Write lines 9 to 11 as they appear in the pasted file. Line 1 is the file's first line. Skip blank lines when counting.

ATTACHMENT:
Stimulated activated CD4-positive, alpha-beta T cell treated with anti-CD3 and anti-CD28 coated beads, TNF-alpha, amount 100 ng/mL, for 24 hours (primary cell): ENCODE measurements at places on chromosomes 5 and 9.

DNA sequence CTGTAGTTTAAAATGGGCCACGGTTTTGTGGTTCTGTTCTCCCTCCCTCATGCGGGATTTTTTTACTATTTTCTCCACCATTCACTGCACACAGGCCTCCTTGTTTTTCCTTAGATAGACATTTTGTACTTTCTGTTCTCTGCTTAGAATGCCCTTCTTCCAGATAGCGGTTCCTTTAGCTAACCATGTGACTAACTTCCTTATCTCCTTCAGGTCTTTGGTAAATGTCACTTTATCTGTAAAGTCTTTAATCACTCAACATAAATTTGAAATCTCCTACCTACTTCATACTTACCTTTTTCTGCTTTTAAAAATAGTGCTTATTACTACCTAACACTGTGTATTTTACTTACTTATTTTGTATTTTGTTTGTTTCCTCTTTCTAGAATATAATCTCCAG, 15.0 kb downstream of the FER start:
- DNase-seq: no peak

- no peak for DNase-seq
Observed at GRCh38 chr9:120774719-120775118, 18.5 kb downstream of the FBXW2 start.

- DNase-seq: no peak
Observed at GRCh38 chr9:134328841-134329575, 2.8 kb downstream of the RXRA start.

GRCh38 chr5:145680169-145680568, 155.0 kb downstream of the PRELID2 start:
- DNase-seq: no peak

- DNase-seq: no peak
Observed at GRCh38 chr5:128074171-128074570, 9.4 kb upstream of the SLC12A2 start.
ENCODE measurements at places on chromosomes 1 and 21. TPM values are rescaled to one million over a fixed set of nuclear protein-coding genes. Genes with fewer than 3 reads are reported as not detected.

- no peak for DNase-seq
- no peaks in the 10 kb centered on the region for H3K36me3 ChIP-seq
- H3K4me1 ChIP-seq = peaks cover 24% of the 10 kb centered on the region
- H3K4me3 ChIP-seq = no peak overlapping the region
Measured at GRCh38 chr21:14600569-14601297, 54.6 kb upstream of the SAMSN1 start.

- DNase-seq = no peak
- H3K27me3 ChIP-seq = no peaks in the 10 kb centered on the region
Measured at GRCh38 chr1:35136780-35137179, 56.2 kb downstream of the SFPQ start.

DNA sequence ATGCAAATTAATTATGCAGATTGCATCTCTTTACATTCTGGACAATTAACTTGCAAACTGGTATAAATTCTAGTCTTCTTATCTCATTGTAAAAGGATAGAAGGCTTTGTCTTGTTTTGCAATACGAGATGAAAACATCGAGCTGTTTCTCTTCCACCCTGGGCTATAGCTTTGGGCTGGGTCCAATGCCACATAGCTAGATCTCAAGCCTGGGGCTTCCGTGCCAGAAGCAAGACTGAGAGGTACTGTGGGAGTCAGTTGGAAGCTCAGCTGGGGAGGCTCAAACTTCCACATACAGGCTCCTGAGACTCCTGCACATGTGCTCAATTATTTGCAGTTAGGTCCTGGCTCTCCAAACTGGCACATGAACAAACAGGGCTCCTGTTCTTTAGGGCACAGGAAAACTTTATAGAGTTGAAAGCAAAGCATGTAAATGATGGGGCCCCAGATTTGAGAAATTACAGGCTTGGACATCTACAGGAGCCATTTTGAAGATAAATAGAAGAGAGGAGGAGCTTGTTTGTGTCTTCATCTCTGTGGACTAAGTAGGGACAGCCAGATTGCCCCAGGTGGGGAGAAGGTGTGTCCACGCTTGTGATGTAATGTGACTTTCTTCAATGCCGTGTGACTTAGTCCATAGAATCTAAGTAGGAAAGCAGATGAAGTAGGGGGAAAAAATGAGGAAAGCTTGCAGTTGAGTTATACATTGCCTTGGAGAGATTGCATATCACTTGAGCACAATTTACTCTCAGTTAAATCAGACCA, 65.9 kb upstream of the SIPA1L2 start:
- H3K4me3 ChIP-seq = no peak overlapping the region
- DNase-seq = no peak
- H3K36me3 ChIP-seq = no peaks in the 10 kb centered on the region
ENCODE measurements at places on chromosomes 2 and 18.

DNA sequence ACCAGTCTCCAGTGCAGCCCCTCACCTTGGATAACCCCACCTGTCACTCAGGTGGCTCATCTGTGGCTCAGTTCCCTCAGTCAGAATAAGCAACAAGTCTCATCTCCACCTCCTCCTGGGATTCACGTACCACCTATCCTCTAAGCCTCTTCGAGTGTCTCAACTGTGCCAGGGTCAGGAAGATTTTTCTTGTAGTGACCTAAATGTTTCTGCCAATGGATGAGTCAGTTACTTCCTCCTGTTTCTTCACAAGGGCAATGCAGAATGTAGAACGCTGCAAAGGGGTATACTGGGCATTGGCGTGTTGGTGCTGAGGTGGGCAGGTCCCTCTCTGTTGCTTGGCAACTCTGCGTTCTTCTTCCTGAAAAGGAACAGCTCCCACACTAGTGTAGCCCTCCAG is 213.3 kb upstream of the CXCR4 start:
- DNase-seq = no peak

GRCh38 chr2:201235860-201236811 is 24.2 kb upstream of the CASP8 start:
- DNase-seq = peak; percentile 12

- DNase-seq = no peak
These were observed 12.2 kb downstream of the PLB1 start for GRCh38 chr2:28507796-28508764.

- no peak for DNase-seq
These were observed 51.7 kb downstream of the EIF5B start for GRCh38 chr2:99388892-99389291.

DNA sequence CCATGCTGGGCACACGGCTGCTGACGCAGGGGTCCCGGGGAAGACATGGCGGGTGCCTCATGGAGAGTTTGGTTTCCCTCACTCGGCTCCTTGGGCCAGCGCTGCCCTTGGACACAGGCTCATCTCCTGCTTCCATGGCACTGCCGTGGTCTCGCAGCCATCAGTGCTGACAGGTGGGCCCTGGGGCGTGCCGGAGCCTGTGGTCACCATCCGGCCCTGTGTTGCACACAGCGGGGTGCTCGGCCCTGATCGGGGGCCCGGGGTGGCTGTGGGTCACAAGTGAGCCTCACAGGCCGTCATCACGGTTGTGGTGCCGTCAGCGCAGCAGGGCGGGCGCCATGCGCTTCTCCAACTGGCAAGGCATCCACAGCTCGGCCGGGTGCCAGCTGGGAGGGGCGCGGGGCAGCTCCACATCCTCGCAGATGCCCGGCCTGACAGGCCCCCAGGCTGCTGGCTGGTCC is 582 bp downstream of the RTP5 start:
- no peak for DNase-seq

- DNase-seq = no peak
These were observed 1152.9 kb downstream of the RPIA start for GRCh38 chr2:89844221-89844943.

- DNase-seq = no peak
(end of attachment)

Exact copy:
- DNase-seq: no peak

- DNase-seq: no peak
Observed at GRCh38 chr5:128074171-128074570, 9.4 kb upstream of the SLC12A2 start.